September 07, 2015
Hidden benefits sign of welfare war
A Maori welfare advocate says politicians need to stop playing politics with the welfare system and create a simple system that works.
The Child Poverty Action Group is holding a summit in Auckland today, bringing to together, economists, health and social policy experts from here and overseas to discuss the sort of reforms that would make welfare suitable for families in the 21st century.
Hirini Kaa says with a quarter of a million children in poverty, a disproportionate number of them Maori, the system should be a backstop for families.
Instead they struggle to get what they are due.
Fox example the number of whanau getting the child disability allowance has halved since 2008, despite the number of children with disabilities has increased.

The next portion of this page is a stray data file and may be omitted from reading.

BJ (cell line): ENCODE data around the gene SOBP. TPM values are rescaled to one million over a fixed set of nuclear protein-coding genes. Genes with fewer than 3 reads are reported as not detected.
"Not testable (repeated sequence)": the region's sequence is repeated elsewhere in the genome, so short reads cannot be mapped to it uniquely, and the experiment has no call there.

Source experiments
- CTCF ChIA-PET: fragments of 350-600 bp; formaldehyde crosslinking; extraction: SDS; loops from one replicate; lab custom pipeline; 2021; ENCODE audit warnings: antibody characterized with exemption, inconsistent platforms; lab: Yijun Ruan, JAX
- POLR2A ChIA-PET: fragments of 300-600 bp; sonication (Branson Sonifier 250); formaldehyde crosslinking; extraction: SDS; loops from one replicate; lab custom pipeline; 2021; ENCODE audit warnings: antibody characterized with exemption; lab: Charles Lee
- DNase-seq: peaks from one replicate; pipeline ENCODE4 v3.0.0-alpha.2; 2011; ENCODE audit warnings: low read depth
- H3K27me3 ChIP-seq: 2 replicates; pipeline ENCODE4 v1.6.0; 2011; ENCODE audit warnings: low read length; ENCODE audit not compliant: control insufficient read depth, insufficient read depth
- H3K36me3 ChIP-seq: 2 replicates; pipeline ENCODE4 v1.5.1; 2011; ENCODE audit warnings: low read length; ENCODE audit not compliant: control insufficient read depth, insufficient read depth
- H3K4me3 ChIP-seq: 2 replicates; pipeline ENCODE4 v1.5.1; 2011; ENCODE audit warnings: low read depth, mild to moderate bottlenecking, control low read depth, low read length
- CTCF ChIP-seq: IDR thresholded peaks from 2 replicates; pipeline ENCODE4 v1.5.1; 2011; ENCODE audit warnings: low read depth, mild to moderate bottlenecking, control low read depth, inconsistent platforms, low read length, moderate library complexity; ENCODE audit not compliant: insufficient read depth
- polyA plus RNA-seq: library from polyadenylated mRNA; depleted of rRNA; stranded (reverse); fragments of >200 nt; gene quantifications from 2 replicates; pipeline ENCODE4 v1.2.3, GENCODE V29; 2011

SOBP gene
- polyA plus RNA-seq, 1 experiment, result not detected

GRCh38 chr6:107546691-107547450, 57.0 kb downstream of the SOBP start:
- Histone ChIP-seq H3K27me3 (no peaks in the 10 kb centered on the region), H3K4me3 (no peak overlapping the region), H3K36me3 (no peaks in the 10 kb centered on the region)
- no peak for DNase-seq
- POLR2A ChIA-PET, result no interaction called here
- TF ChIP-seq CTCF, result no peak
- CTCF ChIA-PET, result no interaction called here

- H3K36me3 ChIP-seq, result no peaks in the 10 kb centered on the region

"That’s because Work and Income make it really hard to find information to access. Parents find it really difficult to get what they're entitled to. I mean we're citizens, we're entitled to these benefits, the government puts them forward but making it hard to find is one of the tricks that's used," he says.
Reverend Kaa says the principles of simplicity that apply to superannuation system should apply to other benefits.
Moira Lawler says the panel looking at modernising Child Youth and Family is capable of making a recommendation to cabinet to increase the age at which people who have been in care can access support.
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